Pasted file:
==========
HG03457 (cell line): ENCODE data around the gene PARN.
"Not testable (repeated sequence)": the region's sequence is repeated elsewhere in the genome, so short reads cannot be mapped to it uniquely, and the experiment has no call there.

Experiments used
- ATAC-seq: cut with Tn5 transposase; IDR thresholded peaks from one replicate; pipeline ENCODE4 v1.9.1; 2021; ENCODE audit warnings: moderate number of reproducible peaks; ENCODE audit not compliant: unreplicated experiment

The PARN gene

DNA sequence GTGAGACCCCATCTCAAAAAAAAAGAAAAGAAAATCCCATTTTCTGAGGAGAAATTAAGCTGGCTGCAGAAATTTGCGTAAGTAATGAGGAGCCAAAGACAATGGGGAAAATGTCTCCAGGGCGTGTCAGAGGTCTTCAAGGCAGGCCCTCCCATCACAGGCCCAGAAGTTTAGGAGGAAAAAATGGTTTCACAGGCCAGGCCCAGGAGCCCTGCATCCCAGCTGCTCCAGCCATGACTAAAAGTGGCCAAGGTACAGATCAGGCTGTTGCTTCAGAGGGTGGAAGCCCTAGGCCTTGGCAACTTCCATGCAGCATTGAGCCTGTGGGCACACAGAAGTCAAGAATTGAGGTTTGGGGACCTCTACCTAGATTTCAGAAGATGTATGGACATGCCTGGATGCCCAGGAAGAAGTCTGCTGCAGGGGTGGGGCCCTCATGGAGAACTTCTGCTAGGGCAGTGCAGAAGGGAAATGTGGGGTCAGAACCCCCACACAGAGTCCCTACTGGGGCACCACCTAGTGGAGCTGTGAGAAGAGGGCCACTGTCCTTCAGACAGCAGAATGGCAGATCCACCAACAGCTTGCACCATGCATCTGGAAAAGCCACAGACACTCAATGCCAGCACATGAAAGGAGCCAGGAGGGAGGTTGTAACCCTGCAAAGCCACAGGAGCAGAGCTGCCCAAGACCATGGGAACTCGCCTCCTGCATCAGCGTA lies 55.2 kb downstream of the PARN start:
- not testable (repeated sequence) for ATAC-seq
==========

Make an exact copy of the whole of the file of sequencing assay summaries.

HG03457 (cell line): ENCODE data around the gene PARN.
"Not testable (repeated sequence)": the region's sequence is repeated elsewhere in the genome, so short reads cannot be mapped to it uniquely, and the experiment has no call there.

Experiments used
- ATAC-seq: cut with Tn5 transposase; IDR thresholded peaks from one replicate; pipeline ENCODE4 v1.9.1; 2021; ENCODE audit warnings: moderate number of reproducible peaks; ENCODE audit not compliant: unreplicated experiment

The PARN gene

DNA sequence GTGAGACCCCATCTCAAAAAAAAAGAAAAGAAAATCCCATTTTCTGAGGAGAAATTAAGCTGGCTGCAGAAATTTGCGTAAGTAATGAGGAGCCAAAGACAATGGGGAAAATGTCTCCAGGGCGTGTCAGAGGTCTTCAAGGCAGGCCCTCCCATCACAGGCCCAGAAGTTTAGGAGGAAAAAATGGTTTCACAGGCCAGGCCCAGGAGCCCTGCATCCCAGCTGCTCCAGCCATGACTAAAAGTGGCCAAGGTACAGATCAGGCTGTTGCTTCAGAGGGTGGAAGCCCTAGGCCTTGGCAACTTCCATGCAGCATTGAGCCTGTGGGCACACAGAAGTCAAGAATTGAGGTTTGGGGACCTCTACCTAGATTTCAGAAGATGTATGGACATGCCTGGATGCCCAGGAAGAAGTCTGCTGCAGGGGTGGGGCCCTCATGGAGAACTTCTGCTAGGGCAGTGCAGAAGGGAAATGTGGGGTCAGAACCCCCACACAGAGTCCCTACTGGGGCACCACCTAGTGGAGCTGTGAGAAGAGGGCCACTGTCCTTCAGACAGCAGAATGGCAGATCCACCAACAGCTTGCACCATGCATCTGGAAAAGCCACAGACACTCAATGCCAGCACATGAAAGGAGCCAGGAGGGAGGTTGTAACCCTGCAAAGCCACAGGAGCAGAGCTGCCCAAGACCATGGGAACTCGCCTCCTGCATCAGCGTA lies 55.2 kb downstream of the PARN start:
- not testable (repeated sequence) for ATAC-seq